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Evergreen High marching band hitting high notes

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By Deb Hurley Brobst

Think of the Evergreen High School marching band as the little engine that could.

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With only 52 members including the color guard — half of them freshmen and only five of them seniors — the band took seventh place in the 3A state championship in Colorado Springs last week. The band competes regularly against bands at least twice its size.

In the six years that Wiley Cruse has been EHS’s instrumental music teacher and marching band director, the Cougar Pride band has made it to the semifinals every year in state competition. When Cruse came to EHS, Evergreen’s band was 23rd out of 24 bands in 3A.

Doing well in the state competition is just the tip of the proverbial iceberg in Cruse’s grand scheme for the band: He wants it to march in the Denver Parade of Lights in December 2016 and follow that up with securing an invitation to the Macy’s Thanksgiving Day Parade in New York City in 2017.

There are two challenges with both goals, according to Cruse, though neither is insurmountable: The band and color guard must number at least, 150 though he’s hoping for 200, and then there’s the money it would take to get the group new uniforms and to New York City.

He’s relying on recruiting Evergreen Middle School band members — 44 in the eighth-grade band and nearly that many in the seventh-grade band — along with home-schooled musicians in the coming years to help bolster the band’s numbers.

He’s relying on the band’s booster club to make fund-raising plans to finance his lofty goals.

 

Strong state performance

This year’s marching band performance is called “Life,” and it’s a commentary on different stages of life, with the music developed to represent Earth, sky, fire and water.

The performance uses a 15-foot sign with lightning, a 15-foot-diameter beach ball painted to look like the Earth, and a digital representation of water.

The performance on Oct. 26 during the state competition meant a lot to drum major Sarah Jones, who is a senior. It was her last performance with Cougar Pride.

“On Monday, all of us were incredibly emotional and incredibly focused,” Jones said. “There was a great balance between feeling and focus. Monday’s performance was truly the best show that I’ve ever been a part of.”

Before performances, Jones gives the band a pep talk, and last Monday was her last.

“Giving that last talk to them really, really meant a lot,” Jones said. “It definitely made the fact real to me that I was never going to do this again. “

 

A young squad

While having a lot of freshmen in the band could be seen as a detriment, Cruse sees it as a plus because Cougar Pride is their first experience with marching band.

“It’s been wonderful because the freshmen don’t have any idea what marching band is about,” Cruse said. “They are willing to try new things. I’ve been a band teacher for 24 years. This year, it was really easy to accomplish what I wanted to accomplish.”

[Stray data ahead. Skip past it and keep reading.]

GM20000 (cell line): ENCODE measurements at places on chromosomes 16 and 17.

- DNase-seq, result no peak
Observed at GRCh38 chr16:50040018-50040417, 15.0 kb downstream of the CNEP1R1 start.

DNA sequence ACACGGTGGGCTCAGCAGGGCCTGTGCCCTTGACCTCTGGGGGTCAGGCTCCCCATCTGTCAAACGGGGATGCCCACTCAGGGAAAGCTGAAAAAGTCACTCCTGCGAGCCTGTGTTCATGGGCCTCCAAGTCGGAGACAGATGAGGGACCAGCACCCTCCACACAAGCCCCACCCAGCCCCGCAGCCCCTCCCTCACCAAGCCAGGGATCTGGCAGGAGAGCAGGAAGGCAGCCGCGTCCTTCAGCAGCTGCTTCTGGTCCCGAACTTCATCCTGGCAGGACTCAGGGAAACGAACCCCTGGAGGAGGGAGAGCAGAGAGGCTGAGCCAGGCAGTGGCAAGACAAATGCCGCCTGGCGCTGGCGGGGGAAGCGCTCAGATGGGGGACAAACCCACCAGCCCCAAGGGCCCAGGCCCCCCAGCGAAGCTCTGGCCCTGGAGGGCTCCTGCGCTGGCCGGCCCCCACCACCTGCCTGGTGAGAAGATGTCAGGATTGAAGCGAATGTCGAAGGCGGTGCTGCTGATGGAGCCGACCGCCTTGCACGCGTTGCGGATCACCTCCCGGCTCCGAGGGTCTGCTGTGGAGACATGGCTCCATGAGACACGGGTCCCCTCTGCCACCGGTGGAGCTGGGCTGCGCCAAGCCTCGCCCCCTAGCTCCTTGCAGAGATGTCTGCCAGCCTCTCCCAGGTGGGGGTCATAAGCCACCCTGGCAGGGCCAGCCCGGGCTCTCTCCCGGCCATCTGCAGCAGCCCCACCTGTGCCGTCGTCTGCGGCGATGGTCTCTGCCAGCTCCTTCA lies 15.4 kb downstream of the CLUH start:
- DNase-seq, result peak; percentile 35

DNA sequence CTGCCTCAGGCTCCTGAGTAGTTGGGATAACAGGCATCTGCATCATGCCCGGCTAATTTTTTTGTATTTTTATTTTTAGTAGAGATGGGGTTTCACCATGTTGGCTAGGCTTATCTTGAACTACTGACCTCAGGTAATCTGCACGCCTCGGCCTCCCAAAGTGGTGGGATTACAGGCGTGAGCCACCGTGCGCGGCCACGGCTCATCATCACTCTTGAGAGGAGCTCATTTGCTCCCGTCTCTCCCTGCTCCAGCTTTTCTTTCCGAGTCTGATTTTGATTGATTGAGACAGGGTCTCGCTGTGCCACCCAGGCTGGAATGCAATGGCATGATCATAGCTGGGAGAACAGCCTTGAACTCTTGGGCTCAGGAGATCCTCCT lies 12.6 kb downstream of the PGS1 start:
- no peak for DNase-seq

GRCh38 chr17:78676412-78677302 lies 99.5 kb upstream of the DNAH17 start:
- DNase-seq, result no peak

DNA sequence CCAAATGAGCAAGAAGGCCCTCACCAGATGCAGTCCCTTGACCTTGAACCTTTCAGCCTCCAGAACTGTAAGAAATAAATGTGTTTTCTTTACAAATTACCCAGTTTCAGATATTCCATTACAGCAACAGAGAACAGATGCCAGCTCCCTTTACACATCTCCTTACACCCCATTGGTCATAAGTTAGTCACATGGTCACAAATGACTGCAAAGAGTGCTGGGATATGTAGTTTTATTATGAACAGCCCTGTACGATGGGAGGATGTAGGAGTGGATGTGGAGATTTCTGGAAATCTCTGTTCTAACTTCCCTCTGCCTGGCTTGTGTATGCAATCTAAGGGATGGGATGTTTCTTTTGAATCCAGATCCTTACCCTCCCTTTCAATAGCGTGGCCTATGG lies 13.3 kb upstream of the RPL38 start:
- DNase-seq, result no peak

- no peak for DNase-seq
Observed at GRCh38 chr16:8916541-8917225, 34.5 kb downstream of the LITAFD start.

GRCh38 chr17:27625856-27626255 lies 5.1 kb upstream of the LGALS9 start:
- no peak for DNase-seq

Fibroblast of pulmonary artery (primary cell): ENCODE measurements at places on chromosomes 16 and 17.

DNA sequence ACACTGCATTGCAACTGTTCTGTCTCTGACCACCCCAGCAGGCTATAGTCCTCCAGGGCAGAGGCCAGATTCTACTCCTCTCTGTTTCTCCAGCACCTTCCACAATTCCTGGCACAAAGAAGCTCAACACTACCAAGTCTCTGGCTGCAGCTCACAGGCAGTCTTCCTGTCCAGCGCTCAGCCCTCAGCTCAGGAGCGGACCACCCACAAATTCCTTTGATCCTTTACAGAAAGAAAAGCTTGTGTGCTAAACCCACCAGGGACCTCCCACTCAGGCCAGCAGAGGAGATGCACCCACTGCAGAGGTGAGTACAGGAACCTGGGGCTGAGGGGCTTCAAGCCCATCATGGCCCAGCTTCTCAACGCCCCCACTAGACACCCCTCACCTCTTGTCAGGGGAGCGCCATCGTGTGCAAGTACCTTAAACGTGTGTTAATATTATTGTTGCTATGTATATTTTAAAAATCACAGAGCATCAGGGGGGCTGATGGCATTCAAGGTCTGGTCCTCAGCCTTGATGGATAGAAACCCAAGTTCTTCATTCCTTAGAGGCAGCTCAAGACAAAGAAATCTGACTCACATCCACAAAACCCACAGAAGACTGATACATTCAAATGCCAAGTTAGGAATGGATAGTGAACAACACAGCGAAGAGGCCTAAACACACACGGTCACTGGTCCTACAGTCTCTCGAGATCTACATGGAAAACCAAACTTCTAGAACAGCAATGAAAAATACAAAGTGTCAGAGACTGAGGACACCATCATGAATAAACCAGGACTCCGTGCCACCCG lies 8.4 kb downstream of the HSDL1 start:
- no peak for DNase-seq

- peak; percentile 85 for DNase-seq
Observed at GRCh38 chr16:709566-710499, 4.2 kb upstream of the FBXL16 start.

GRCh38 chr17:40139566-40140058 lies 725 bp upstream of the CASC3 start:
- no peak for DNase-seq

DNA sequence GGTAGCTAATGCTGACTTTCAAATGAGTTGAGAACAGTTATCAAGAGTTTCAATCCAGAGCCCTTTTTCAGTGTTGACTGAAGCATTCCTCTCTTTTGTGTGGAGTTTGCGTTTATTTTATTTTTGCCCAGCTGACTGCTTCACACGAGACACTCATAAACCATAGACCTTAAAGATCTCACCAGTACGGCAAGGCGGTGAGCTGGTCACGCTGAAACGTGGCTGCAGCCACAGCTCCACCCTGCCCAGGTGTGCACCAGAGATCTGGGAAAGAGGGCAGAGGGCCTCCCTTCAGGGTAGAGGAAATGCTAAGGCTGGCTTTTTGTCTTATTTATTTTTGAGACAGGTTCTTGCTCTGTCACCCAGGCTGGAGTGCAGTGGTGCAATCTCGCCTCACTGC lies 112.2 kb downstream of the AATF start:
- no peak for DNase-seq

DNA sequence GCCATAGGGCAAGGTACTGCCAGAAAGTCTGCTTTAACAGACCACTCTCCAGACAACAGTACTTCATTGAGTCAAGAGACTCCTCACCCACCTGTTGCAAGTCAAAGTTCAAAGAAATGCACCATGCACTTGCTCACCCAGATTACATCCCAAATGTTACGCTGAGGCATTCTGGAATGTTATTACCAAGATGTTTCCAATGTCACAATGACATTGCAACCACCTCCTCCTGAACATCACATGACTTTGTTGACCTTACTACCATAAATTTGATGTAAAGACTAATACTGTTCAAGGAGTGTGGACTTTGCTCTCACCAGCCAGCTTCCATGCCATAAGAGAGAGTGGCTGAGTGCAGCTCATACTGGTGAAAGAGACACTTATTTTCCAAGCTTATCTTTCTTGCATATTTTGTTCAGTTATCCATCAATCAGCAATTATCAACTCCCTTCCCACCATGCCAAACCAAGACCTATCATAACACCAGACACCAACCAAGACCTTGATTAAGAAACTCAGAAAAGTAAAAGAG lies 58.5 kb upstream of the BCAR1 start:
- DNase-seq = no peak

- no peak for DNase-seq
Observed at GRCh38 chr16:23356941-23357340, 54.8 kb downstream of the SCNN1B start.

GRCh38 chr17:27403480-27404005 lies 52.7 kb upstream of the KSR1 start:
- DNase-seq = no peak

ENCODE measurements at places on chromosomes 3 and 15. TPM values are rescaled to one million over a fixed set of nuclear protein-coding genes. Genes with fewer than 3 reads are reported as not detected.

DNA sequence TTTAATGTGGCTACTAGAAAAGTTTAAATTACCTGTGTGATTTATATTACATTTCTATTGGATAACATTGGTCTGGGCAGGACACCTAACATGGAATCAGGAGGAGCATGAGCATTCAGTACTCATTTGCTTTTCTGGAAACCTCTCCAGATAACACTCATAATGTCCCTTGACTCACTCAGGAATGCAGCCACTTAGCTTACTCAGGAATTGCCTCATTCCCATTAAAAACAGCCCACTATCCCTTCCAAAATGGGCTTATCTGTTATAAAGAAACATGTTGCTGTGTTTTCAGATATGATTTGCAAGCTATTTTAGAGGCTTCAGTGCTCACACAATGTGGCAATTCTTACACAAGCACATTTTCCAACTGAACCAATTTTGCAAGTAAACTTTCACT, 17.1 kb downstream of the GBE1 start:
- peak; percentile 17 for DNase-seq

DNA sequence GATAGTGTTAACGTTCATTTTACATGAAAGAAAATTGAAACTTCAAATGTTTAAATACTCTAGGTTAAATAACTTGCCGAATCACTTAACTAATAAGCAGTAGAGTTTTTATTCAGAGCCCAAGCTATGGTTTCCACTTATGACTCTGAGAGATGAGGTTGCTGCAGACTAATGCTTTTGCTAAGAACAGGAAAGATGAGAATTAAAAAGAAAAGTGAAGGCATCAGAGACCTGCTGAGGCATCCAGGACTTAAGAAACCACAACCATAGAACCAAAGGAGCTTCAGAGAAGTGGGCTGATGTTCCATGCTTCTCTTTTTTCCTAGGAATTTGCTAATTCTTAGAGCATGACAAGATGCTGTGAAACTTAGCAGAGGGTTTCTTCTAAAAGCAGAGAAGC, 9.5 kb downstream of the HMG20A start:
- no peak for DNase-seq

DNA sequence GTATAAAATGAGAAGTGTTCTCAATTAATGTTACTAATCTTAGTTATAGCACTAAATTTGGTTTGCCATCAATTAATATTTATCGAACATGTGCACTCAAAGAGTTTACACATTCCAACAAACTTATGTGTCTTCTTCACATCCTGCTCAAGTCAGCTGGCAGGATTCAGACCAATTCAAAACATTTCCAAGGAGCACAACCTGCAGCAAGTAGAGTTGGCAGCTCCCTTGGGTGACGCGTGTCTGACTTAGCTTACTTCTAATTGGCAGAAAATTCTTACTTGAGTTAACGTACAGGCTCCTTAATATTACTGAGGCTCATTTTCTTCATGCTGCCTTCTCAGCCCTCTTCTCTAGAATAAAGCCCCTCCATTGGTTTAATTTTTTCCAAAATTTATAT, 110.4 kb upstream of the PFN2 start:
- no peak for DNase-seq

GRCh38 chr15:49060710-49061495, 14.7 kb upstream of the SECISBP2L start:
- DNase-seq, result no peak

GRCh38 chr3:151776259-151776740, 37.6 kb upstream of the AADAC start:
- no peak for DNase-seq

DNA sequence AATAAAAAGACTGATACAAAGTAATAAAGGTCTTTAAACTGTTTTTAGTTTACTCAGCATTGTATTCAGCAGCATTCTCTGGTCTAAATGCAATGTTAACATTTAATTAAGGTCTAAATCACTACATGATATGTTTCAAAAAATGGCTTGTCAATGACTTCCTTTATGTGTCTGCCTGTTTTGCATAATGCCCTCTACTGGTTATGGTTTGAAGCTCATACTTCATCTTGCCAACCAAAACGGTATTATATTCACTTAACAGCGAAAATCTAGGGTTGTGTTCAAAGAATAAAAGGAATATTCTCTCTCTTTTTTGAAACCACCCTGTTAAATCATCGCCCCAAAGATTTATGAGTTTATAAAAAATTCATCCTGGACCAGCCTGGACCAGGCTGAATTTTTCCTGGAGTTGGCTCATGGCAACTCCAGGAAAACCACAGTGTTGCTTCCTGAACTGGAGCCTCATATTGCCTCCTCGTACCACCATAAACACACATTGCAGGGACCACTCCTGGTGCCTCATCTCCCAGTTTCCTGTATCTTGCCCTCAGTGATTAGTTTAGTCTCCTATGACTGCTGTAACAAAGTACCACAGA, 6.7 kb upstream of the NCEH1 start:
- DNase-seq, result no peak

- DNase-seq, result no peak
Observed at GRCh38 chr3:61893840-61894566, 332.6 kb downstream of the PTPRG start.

Since August, the team has practiced two nights and all day Saturdays to prepare for performances at football games and at competitions.

Cruse has five staff members who help the marching band with the performance, color guard, marching drill, percussion and the visual look of the performance.

 

Strong student leadership

Cruse said the year has been easier because the seniors have taken an active leadership role, especially Jones, who is in her second year as drum major.

“This year, student leadership has been really strong and compassionate,” Cruse said. “They look after each other, and they hold each other accountable.”

Cruse called Jones a great leader because of her maturity.

Marching band has several rituals as it enters semifinal competition, because that performance is the last of the season.

During the final run-through, the seniors watch the show. Under normal circumstances, the performers don’t see the show live, only on videotape.

In the hotel in Colorado Springs the night before the last performance, the band members sit in a circle with the seniors in the middle, and the band members talk about memories of the year.

Jones joined Cougar Pride when she was in eighth grade and played clarinet until she was named a drum major her junior year. She called band members her family.

“Middle school kids are scared of high school,” Jones said. “I found my place in band. When I was a freshman, all of the seniors (in band) made me feel really cool because they said ‘hi’ to me in the halls.”

She said marching band is different from high school sports.

“With a small band, every single person becomes so much of a greater percentage of the ensemble,” Jones said. “There is no bench, no time out or switching of players.

“Every member of the ensemble is important to the band at any given time. It gives everyone an immense sense of purpose.”

Contact Deb Hurley Brobst at deb@evergreenco.com or 303-350-1041. Check www.CanyonCourier.com for updates.